Dalinda: duped and physically/sexually abused (we’re beyond poor here),
Semele: duped and burned to death (don’t hate me because I’m beautiful!!!),
Morgana: duped and… it’s not clear what happens to her other than she gets back with her ex. But, yea, in that context poor Platée, who’s only duped and humiliated in front of everybody who’s anybody is having it easy. So I think we need someone to get a Platée together in London.
But at least these unfairly treated women have some great arias/potentially show stealing moments in their respective operas.
In less earnest news, the dry, sunny weather continues in London. I took a few more pictures of that touristy area1, so you can have visual reminders every time there’s a writeup about Wiggy/St George’s Hanover Sq.
- After a long and tiring day at work, I took Wednesday off and went sightseeing in the city I’ve called home for the past 10 years; I tells ya, it’s never too late to get acquainted with the less visited rooms in your house. ↩
Opera Settecento returned in top form with Handel’s 1730 pasticcio of arias from Vinci, Leo, Hasse, Orlandini and other Northern Italians with ethnically ambiguous names. Team London appreciated this year’s choice very much indeed.
Artenice: Marie Lys
Ormisda: John-Colyn Gyeantey
Arsace: Maria Ostroukhova
Erismeno: Nicholas Mogg
Palmira: Ciara Hendrick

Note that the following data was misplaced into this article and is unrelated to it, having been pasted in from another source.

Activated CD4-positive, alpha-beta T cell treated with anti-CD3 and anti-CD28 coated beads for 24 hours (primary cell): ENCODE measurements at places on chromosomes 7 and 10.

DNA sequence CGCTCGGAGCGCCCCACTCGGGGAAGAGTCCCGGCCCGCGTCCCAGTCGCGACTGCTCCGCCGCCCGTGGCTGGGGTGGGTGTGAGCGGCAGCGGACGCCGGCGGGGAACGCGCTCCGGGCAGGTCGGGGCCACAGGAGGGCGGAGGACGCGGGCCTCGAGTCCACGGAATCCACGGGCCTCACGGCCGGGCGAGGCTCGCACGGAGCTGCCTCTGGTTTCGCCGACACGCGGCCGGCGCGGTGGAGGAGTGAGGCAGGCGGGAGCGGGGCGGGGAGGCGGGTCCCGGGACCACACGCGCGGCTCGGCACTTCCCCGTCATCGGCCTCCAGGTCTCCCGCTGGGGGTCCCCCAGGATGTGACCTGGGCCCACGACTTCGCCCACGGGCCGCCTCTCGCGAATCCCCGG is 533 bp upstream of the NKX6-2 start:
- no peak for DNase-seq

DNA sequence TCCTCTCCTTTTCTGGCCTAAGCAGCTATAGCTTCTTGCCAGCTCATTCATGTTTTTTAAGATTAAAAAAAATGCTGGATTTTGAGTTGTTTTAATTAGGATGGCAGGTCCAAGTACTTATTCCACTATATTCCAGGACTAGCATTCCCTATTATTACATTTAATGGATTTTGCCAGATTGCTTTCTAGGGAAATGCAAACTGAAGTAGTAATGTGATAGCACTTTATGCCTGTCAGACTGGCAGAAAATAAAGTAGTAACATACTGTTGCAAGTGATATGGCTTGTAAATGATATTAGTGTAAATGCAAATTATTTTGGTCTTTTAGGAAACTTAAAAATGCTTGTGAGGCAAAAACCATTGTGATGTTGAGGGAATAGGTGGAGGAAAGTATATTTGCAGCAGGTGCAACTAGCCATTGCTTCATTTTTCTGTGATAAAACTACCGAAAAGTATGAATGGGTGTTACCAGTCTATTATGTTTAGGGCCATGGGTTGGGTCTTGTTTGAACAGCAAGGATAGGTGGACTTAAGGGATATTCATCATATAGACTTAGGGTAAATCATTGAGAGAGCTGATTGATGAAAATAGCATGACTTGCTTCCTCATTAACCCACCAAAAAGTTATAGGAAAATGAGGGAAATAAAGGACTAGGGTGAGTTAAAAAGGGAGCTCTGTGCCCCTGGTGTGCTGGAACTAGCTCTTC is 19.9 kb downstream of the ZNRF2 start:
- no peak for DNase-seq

Cosroe: Tom Verney
Musical Director: Leo Duarte | Opera Settecento
Tuesday was a lovely, warm day here in London so it was a pleasure to wander a bit in the Oxford Circus area, which is somewhere I go to often but only because it’s (also) the general neighbourhood of Wigmore Hall. Otherwise it’s a tourist Mecca – always crowded and 90% of the sights are clothes shops. The buildings are nice though, probably from Handel’s time.
Suffice to say I got there early and Leander (read her take on Ormisda here) and I pored over the libretto for clarification and a bit of chuckle at the 18th century translation (ruby lips, fine brows etc.). We noticed with some trepidation it was by the ubiquitous Apostolo Zeno, the very same poet who penned that jumble sale of plotlines called Faramondo (as well as many other equally questionable early 18th century libretti). We also tried to work out the storm arias judging by title.
So what is Ormisda about? I initially thought Ormisda was a woman, not having made the Ormuzd (and Ahriman) connection. It transpired he was the dad figure. Oh. His two sons are Cosroe and Arsace and his wife is Palmira. I clearly need to brush up on Persian history.
So, you wonder, why is that woman Artenice listed first? Well, it’s because Handel put this together for his star soprano Anna Maria Strada del Pó. Artenice is an Armenian (I think) princess, due to marry whoever of Ormisda’s sons will take the throne. Palmira, as queens are often wont to do, is scheming to get her son Arsace as heir, although Cosroe is the first born.
As can be seen from the Moon, Artenice and Arsace will fall madly in love, regardless of right of way. She will sing many arias whilst he, as the second uommo, will sing only 3 (I don’t know if any were cut) but these three are as effective as Cherubino’s two in Le nozze.